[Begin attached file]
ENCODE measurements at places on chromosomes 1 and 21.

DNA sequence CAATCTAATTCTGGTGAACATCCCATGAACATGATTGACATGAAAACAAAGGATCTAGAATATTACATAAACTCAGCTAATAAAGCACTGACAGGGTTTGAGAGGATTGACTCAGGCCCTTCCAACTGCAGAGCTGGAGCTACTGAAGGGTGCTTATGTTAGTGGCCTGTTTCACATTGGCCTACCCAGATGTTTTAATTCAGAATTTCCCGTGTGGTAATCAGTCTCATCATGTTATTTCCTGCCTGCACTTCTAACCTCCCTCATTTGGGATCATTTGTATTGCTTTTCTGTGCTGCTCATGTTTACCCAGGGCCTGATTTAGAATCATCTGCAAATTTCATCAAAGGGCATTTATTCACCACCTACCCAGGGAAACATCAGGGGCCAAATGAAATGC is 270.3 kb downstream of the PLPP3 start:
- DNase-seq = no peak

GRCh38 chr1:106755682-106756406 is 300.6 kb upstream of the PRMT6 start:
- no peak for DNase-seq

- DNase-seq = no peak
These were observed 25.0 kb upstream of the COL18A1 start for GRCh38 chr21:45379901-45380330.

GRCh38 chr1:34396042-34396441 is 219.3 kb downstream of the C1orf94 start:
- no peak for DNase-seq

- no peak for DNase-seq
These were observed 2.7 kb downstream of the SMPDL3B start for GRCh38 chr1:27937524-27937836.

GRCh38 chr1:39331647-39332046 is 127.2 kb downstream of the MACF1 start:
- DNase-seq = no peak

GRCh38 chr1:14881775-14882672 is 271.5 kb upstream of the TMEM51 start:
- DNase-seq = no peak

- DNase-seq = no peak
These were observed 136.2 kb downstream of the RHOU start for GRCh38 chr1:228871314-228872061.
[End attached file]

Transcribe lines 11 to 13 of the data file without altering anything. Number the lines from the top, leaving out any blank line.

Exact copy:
These were observed 2.7 kb downstream of the SMPDL3B start for GRCh38 chr1:27937524-27937836.

GRCh38 chr1:39331647-39332046 is 127.2 kb downstream of the MACF1 start:
- DNase-seq = no peak